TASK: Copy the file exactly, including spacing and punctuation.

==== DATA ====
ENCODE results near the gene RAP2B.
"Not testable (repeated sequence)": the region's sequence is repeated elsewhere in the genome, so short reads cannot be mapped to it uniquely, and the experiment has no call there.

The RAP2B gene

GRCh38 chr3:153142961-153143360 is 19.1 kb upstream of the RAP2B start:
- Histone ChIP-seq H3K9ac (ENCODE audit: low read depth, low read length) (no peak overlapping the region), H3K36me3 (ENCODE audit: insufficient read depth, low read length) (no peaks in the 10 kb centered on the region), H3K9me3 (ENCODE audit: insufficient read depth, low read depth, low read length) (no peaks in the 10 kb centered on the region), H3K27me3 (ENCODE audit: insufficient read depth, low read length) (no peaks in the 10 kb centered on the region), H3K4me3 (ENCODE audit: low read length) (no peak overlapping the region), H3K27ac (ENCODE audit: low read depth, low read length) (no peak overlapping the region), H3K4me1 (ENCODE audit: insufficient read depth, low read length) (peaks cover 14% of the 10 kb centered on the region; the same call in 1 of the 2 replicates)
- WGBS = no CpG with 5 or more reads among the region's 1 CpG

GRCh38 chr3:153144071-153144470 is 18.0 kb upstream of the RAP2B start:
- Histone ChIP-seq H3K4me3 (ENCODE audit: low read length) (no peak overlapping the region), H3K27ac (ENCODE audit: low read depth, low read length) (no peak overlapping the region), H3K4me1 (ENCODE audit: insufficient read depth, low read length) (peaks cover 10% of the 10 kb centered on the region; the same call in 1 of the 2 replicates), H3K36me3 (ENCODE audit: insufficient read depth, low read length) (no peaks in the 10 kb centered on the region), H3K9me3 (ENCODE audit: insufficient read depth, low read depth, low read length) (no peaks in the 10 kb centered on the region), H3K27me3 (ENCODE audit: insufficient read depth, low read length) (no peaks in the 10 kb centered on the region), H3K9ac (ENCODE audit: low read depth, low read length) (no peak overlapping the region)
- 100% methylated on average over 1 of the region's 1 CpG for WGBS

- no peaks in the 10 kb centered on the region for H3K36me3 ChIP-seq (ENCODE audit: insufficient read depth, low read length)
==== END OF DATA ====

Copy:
ENCODE results near the gene RAP2B.
"Not testable (repeated sequence)": the region's sequence is repeated elsewhere in the genome, so short reads cannot be mapped to it uniquely, and the experiment has no call there.

The RAP2B gene

GRCh38 chr3:153142961-153143360 is 19.1 kb upstream of the RAP2B start:
- Histone ChIP-seq H3K9ac (ENCODE audit: low read depth, low read length) (no peak overlapping the region), H3K36me3 (ENCODE audit: insufficient read depth, low read length) (no peaks in the 10 kb centered on the region), H3K9me3 (ENCODE audit: insufficient read depth, low read depth, low read length) (no peaks in the 10 kb centered on the region), H3K27me3 (ENCODE audit: insufficient read depth, low read length) (no peaks in the 10 kb centered on the region), H3K4me3 (ENCODE audit: low read length) (no peak overlapping the region), H3K27ac (ENCODE audit: low read depth, low read length) (no peak overlapping the region), H3K4me1 (ENCODE audit: insufficient read depth, low read length) (peaks cover 14% of the 10 kb centered on the region; the same call in 1 of the 2 replicates)
- WGBS = no CpG with 5 or more reads among the region's 1 CpG

GRCh38 chr3:153144071-153144470 is 18.0 kb upstream of the RAP2B start:
- Histone ChIP-seq H3K4me3 (ENCODE audit: low read length) (no peak overlapping the region), H3K27ac (ENCODE audit: low read depth, low read length) (no peak overlapping the region), H3K4me1 (ENCODE audit: insufficient read depth, low read length) (peaks cover 10% of the 10 kb centered on the region; the same call in 1 of the 2 replicates), H3K36me3 (ENCODE audit: insufficient read depth, low read length) (no peaks in the 10 kb centered on the region), H3K9me3 (ENCODE audit: insufficient read depth, low read depth, low read length) (no peaks in the 10 kb centered on the region), H3K27me3 (ENCODE audit: insufficient read depth, low read length) (no peaks in the 10 kb centered on the region), H3K9ac (ENCODE audit: low read depth, low read length) (no peak overlapping the region)
- 100% methylated on average over 1 of the region's 1 CpG for WGBS

- no peaks in the 10 kb centered on the region for H3K36me3 ChIP-seq (ENCODE audit: insufficient read depth, low read length)